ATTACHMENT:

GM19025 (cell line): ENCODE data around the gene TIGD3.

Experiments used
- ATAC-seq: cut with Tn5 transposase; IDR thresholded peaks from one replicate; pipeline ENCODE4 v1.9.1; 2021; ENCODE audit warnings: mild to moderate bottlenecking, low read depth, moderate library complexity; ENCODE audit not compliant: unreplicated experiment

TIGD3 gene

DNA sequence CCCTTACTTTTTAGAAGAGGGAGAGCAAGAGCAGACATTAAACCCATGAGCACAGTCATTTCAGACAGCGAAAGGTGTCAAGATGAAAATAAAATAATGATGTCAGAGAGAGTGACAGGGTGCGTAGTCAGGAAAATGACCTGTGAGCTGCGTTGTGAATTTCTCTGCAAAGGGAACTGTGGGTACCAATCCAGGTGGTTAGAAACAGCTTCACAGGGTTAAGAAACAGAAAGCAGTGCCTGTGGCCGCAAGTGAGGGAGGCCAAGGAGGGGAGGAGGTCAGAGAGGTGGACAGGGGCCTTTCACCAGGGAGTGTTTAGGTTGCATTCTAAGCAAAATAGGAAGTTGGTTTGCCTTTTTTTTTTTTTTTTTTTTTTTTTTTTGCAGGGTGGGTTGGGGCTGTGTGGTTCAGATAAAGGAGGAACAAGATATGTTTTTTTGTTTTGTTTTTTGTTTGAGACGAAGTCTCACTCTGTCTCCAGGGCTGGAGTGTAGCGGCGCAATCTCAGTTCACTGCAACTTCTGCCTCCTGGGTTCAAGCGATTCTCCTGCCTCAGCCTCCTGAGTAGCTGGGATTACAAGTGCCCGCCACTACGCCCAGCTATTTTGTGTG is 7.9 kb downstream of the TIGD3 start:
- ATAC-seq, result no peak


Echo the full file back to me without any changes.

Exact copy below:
GM19025 (cell line): ENCODE data around the gene TIGD3.

Experiments used
- ATAC-seq: cut with Tn5 transposase; IDR thresholded peaks from one replicate; pipeline ENCODE4 v1.9.1; 2021; ENCODE audit warnings: mild to moderate bottlenecking, low read depth, moderate library complexity; ENCODE audit not compliant: unreplicated experiment

TIGD3 gene

DNA sequence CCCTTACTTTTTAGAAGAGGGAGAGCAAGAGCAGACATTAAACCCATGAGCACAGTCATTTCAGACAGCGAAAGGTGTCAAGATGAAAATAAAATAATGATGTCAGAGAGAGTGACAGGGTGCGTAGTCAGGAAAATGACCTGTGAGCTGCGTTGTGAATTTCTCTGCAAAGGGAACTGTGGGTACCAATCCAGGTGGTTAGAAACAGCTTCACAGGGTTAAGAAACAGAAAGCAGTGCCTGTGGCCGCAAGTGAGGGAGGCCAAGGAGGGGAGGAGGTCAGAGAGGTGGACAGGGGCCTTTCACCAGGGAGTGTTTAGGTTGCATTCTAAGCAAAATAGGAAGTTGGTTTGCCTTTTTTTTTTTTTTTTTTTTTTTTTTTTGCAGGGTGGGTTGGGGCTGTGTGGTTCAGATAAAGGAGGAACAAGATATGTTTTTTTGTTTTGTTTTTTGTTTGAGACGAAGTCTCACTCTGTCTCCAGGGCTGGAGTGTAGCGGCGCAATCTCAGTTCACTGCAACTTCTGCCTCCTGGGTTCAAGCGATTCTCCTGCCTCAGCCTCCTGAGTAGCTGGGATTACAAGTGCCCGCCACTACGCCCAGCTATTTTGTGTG is 7.9 kb downstream of the TIGD3 start:
- ATAC-seq, result no peak